Get Wild: Cucumber Gulch is a wildlife haven |

Get Wild: Cucumber Gulch is a wildlife haven

Stasia Stockwell
Get Wild
A young beaver is pictured in Cucumber Gulch.
Richard Seeley/Get Wild

Editor’s note: Cucumber Gulch Wildlife Preserve and its trails are closed until July 6, and the gondola is closed until June 30. Please respect wildlife and respect all rules.

May has arrived. It’s that time of year when winter starts to loosen her grip and give way to warmth and sunshine up in the High Country. Some skiers aren’t ready for that transition yet, and lifts are still spinning for a few more weeks at Breckenridge Ski Resort — but not the gondola. As of May 1, the lift is shut down until summer operations begin, and the reason for that is the land that lies below the thick cables. Cucumber Gulch Wildlife Preserve is a protected area within the town of Breckenridge that’s teeming with wildlife, especially this time of year. The resort is required to stop gondola operations during the spring in order to keep the preserve it hovers over as peaceful and undisturbed as possible for wildlife during this season of transition.

Cucumber Gulch was designated as a wildlife preserve nearly two decades ago as both the town of Breckenridge and the ski resort were expanding. Among the pines, between downtown Breckenridge and the base of the resort, lies a wetland ecosystem that’s unique in this part of the High Country, where steep mountains and narrow valleys don’t leave much room for flat landscapes. The preserve is teeming with life: It’s one of the most biodiverse chunks of land in the area, with beavers, moose, elk, deer and nearly 50 species of birds inhabiting it at various points throughout the year. 

Among the ungulates and birds, another small creature makes a home. The boreal toad is an endangered amphibian that is found in many parts of the southern Rockies. But the 70 acres of fen wetlands within the 117-acre preserve provide an ideal habitat for these toads. Fen wetlands are ecosystems that depend on groundwater and host an immense amount of biodiversity. They develop over thousands of years and are incredibly delicate. Destruction of this wetland area would harm the already endangered boreal toad and leave its wetland neighbors without homes, too.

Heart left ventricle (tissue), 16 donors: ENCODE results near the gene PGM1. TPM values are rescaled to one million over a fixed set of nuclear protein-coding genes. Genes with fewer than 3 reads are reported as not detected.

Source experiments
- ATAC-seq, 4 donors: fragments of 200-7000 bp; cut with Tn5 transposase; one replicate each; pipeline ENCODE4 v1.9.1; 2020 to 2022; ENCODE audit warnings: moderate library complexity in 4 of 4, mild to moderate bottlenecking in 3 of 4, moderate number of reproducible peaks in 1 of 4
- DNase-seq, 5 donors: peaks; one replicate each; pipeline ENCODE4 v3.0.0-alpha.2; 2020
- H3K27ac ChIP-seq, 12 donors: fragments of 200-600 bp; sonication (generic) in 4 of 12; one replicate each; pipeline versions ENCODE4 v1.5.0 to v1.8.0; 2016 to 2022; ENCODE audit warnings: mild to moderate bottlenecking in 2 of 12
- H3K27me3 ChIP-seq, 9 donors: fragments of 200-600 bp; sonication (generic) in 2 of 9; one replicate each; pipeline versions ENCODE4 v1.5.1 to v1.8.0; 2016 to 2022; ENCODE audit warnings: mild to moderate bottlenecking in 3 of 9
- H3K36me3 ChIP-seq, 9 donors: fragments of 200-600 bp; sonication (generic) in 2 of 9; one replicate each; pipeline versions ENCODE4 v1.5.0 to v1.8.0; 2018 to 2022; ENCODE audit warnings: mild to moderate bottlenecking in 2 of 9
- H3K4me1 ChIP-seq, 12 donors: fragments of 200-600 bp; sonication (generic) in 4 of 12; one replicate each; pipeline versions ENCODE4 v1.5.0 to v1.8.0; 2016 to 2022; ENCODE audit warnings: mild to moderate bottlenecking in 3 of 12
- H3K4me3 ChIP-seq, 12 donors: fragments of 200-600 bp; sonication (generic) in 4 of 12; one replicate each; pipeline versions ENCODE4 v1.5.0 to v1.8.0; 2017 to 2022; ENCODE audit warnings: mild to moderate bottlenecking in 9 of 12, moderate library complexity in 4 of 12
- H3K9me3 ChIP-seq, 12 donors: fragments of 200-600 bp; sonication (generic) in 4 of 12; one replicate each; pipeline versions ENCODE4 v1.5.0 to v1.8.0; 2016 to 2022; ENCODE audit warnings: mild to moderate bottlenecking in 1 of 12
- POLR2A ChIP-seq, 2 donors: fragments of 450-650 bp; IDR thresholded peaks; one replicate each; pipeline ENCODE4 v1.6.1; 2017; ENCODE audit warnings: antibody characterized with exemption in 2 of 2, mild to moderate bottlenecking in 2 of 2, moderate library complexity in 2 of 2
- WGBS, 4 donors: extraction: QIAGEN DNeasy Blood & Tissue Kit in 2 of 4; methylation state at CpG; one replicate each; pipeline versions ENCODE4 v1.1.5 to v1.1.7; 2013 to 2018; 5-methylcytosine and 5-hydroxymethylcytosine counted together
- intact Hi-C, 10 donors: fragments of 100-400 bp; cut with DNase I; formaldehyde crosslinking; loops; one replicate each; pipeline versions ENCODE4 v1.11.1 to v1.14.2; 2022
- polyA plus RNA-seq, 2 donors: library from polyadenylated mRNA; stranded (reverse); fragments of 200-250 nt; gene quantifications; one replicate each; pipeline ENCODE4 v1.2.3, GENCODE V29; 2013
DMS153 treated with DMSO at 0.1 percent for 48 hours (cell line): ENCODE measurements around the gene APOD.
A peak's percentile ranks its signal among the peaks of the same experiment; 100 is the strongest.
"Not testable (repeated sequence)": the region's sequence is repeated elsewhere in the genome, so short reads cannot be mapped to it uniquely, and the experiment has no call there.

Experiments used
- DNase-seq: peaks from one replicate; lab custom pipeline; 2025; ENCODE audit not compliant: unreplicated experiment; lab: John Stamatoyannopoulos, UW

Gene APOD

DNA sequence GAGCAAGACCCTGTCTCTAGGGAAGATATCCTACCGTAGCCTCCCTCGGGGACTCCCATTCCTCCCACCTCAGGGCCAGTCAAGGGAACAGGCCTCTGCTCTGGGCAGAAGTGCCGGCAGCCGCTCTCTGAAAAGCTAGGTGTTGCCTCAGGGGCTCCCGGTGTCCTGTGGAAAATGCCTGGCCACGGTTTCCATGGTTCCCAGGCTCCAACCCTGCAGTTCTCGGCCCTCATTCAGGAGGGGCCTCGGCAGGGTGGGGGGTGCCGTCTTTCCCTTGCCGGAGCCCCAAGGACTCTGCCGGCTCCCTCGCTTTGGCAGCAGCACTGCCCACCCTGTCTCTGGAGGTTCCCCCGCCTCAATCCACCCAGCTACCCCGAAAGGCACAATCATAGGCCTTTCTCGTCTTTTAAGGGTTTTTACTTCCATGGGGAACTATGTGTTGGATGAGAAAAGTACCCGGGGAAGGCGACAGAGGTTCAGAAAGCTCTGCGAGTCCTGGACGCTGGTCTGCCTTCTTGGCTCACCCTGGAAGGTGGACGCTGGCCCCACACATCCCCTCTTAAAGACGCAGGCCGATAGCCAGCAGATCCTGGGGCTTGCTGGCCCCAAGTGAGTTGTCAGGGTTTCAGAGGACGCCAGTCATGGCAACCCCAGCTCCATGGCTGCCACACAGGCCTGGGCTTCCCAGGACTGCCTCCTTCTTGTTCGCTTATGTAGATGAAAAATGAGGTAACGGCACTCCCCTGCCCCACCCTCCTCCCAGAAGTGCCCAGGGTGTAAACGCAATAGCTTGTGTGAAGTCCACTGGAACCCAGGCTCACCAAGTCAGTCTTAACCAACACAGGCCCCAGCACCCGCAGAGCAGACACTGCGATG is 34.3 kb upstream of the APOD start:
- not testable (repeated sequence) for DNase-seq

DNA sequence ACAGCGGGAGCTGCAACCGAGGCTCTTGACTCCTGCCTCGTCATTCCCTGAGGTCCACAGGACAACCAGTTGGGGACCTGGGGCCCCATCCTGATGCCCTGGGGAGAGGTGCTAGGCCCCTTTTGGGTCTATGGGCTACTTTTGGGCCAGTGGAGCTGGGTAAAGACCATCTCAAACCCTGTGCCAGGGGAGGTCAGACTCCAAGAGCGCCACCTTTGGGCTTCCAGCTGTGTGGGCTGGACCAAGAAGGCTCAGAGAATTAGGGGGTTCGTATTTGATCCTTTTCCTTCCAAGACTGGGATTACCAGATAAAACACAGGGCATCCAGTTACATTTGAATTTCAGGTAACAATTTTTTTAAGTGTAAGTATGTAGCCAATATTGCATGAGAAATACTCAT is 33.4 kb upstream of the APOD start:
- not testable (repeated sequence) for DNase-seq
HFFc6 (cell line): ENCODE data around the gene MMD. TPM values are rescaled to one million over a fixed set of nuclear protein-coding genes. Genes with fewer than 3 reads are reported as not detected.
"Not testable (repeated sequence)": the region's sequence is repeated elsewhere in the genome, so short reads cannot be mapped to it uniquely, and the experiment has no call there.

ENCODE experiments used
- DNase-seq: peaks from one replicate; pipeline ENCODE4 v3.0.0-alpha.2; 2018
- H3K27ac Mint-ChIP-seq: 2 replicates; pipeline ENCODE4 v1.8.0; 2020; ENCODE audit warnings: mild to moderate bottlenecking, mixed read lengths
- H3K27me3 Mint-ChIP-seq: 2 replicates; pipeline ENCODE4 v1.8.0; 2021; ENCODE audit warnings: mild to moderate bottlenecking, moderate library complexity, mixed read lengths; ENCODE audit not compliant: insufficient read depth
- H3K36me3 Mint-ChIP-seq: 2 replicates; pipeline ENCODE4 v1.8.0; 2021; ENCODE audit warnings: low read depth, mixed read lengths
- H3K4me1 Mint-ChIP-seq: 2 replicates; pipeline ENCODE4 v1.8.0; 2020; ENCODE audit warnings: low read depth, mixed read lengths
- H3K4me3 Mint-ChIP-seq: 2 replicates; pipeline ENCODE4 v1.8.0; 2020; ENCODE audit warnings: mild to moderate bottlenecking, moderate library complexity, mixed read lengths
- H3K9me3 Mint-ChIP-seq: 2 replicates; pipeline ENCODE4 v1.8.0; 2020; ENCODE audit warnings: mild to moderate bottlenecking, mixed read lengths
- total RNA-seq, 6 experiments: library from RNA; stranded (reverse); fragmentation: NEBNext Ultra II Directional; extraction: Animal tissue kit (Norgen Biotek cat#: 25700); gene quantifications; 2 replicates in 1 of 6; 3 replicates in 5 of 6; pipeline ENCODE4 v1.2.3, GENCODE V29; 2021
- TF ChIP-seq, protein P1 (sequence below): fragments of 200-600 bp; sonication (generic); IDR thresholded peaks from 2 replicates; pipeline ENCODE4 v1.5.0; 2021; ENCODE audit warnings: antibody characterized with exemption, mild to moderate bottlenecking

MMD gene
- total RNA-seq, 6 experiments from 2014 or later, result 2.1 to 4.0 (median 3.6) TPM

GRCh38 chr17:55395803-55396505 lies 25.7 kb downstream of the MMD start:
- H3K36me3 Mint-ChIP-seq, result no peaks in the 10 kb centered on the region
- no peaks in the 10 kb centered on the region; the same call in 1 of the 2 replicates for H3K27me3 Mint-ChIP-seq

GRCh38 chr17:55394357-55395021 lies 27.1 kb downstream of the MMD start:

In the springtime, moose and mule deer flock to Cucumber Gulch for calving season. When the calves are first born and in their first weeks of life, they’re weak and entirely dependent on their mothers. It’s a delicate time for these animals, and the preserve provides an ideal habitat as the newborns adjust to life in the mountains. Vail Resorts is required to shut down the gondola for at least 45 days each spring in order to give the animals in the preserve space, peace and quiet, though Colorado Parks and Wildlife would prefer this period to last a little longer — at least until the end of June. Nonetheless, this break in operations is a small inconvenience that helps preserve a special and unique habitat for the wildlife that also call Breckenridge home. 

Operations at Breckenridge Resort continue, despite the gondola closure (skiers and riders can take a bus up to the Peak 7 base), all in an effort to claim the longest ski season in Colorado. I love skiing, and I’m happy that I get the chance to do it as much as possible. But as much as I enjoy it, I want to also make sure this place is still a welcome home for humans and wildlife alike. 

Come June, the gondola will reopen for summer operations and the trails that exist within Cucumber Gulch will dry out. If you head there this summer for a hike, remember what a special place this is and be mindful of the creatures that make a home there. Perhaps you’ll spot a moose in the distance, or hear a boreal toad croaking in the moss.

Stasia Stockwell

Stasia Stockwell is a Breckenridge local and avid backcountry skier. A true mountain dweller, she feels most at home in the Alpine. She writes primarily for the outdoor adventure realm, with the desire to connect readers from all backgrounds with nature in a meaningful way.

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